February 8, 2021 5:30:42 pm
Most people, around the world, have the tendency to run a quick Google search, whenever they display certain symptoms synonymous with common ailments — seasonal or otherwise. This leads to a barrage of troubling results, which stresses them further. This can be counter-productive and even dangerous to their health. This is why doctors advise against self-diagnosis.
General physicians at Fortis Hospital, Mulund, Dr Sanjay Shah and Dr Pradip Shah, share with indianexpress.com that the digital revolution has changed many aspects of our lives, especially in the way we source health-related information, as it is easily and freely available. “In the earlier times, 1 out of 10 patients used to seek health information on the internet, but today that number has changed to 9 out of 10,” they say.
This is especially true now, in the pandemic, when people have been searching for ways to make hand sanitizers at home, and even searching for symptoms to find out if they have contracted the virus. Ironic and dangerous!
The risk of mis-diagnosis, over-diagnosis or under-diagnosis
“More often than not, self-diagnosis points at something more frightening. It can lead to mis-diagnosis or over-diagnosis. For example, if you search for ‘headache’, you are likely to find around 20 results showing different interpretation of headaches, each scarier than the other. There are chances your headache may be something small, but the internet search shows signs of a cancerous tumor or some other neurological problem.
“In the bargain, you will freak out and this may cause high level of stress. Self-medication involves pharmacological risks that can result in severe adverse reactions. Sometimes, you would even under-diagnose yourself which could have a serious long-term impact on the quality of life or worse, death,” the doctors warn.
Know about ‘cyberchondria’
Cyberchondria refers to a person’s anxiety about their health that is created by excessive use of the internet to search for medical information. The doctors say that it has lately become quite a problem, “as people resort to finding out what the internet has to say about their health and well-being”. “People with cyberchondria tend to misinterpret normal bodily changes and minor physical symptoms as signs of serious illness or disease. For many living with health anxiety, the fear can become so severe that it can interfere with work and relationships.”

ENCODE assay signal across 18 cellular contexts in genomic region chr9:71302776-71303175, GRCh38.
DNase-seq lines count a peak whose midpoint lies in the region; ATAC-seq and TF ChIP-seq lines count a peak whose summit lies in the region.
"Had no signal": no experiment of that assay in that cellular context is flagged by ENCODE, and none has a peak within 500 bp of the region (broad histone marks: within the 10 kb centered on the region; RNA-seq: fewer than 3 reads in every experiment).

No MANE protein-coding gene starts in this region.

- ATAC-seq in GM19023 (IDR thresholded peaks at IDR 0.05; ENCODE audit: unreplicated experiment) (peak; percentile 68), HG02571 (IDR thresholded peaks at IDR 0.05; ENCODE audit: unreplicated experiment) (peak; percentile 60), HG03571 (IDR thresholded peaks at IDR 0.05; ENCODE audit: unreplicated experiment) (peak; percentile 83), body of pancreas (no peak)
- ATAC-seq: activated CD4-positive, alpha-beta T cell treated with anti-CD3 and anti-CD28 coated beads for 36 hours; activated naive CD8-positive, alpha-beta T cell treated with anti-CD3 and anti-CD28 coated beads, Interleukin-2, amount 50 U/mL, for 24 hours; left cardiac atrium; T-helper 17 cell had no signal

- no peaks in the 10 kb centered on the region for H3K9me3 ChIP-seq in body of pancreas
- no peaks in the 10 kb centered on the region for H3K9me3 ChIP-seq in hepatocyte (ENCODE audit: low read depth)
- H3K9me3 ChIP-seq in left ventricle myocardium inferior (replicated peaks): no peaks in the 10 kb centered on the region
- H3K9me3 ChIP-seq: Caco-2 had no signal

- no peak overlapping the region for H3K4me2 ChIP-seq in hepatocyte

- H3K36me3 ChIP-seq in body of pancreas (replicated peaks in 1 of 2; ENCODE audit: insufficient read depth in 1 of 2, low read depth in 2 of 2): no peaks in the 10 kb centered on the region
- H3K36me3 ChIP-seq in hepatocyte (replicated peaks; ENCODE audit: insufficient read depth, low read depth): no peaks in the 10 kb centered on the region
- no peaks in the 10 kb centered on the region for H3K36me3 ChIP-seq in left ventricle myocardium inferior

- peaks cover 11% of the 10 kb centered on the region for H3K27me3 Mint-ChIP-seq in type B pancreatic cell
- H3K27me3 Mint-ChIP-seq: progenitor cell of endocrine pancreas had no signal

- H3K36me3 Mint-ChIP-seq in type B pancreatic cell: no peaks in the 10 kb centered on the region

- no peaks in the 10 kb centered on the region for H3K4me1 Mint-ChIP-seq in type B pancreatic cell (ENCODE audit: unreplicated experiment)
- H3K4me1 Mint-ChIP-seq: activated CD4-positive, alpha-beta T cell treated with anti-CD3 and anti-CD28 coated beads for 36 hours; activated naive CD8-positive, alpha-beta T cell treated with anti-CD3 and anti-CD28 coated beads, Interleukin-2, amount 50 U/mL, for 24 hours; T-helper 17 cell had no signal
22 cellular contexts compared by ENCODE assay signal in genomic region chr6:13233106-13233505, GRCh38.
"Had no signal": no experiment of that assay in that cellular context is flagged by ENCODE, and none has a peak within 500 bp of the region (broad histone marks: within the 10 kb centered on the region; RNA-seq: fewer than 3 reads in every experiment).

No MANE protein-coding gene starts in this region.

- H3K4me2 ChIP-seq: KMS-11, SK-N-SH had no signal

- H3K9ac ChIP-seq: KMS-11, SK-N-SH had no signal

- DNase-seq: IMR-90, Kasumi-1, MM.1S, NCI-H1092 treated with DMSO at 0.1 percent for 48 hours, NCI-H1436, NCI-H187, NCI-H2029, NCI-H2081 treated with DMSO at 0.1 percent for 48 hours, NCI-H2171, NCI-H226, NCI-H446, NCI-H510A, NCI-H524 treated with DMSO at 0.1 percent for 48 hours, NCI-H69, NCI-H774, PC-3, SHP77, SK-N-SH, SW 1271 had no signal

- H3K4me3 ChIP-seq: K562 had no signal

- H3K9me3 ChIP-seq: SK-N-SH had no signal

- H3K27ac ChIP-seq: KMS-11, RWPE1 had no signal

Seeking help from a medical professional
“We come across patients with a whole list of questions they have about their symptoms and medical condition. Some patients come with a diagnosis they have already arrived at by using the internet. And some come with lab reports and medical investigations, also a result of online searching.
“Of course, we would call them empowered patients, but quite often, these people display a lack of trust in the health advice offered by doctors. We must understand no technology or internet search can completely replace professional medical help,” they say.
Things to keep in mind
* Anyone can publish content online
* Look to online search as your starting point, not your final answer
* Seek information from reliable websites such as health clinics, hospital websites, reputed health magazines and publications
* Don’t delay actual care from medical professionals
* Do your online research, then write down your questions, call your doctor or a health center in your neighbourhood, and talk to someone who knows how to tie all the pieces together
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